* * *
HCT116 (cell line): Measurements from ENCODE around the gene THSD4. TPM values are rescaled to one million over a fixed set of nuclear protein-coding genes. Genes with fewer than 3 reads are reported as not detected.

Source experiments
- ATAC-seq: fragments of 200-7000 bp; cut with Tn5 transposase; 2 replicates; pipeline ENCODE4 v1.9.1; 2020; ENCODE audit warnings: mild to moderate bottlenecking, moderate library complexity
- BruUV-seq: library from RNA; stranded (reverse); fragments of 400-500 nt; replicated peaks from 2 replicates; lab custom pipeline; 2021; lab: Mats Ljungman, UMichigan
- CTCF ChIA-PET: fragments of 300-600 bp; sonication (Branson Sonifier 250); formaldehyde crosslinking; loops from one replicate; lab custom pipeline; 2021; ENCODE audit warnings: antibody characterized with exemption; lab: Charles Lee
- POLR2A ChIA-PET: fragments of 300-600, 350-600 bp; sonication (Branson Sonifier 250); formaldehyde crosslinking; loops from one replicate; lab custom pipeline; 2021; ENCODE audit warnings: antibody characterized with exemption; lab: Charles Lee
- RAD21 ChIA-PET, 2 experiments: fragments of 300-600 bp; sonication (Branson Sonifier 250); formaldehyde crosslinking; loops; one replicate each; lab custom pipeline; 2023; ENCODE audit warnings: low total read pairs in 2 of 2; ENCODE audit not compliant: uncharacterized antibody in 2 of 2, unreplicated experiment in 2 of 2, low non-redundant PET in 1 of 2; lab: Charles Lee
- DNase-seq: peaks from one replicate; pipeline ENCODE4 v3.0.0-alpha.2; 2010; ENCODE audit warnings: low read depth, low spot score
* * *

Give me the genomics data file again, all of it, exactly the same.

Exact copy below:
HCT116 (cell line): Measurements from ENCODE around the gene THSD4. TPM values are rescaled to one million over a fixed set of nuclear protein-coding genes. Genes with fewer than 3 reads are reported as not detected.

Source experiments
- ATAC-seq: fragments of 200-7000 bp; cut with Tn5 transposase; 2 replicates; pipeline ENCODE4 v1.9.1; 2020; ENCODE audit warnings: mild to moderate bottlenecking, moderate library complexity
- BruUV-seq: library from RNA; stranded (reverse); fragments of 400-500 nt; replicated peaks from 2 replicates; lab custom pipeline; 2021; lab: Mats Ljungman, UMichigan
- CTCF ChIA-PET: fragments of 300-600 bp; sonication (Branson Sonifier 250); formaldehyde crosslinking; loops from one replicate; lab custom pipeline; 2021; ENCODE audit warnings: antibody characterized with exemption; lab: Charles Lee
- POLR2A ChIA-PET: fragments of 300-600, 350-600 bp; sonication (Branson Sonifier 250); formaldehyde crosslinking; loops from one replicate; lab custom pipeline; 2021; ENCODE audit warnings: antibody characterized with exemption; lab: Charles Lee
- RAD21 ChIA-PET, 2 experiments: fragments of 300-600 bp; sonication (Branson Sonifier 250); formaldehyde crosslinking; loops; one replicate each; lab custom pipeline; 2023; ENCODE audit warnings: low total read pairs in 2 of 2; ENCODE audit not compliant: uncharacterized antibody in 2 of 2, unreplicated experiment in 2 of 2, low non-redundant PET in 1 of 2; lab: Charles Lee
- DNase-seq: peaks from one replicate; pipeline ENCODE4 v3.0.0-alpha.2; 2010; ENCODE audit warnings: low read depth, low spot score